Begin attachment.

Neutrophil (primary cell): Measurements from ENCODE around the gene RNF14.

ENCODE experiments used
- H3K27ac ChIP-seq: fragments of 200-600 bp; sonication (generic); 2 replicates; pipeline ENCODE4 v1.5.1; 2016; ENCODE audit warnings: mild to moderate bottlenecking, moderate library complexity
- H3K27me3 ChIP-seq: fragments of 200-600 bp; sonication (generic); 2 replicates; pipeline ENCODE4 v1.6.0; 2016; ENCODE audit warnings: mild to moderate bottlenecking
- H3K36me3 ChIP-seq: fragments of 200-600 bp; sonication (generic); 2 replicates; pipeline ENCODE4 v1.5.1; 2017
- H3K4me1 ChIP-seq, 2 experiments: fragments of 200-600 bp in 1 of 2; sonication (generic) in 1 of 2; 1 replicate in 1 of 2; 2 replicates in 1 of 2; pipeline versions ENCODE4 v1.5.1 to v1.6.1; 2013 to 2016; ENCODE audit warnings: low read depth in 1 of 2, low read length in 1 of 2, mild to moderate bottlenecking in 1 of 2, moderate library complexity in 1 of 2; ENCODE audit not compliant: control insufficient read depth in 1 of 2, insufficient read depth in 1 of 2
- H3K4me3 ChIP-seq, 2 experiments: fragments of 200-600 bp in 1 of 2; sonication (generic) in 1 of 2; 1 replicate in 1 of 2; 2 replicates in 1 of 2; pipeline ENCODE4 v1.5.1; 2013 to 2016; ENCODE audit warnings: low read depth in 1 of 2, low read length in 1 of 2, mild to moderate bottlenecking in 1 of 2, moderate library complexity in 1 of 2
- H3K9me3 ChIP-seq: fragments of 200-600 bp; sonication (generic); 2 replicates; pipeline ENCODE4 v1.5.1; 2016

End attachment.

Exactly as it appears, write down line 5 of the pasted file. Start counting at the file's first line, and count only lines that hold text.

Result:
- H3K36me3 ChIP-seq: fragments of 200-600 bp; sonication (generic); 2 replicates; pipeline ENCODE4 v1.5.1; 2017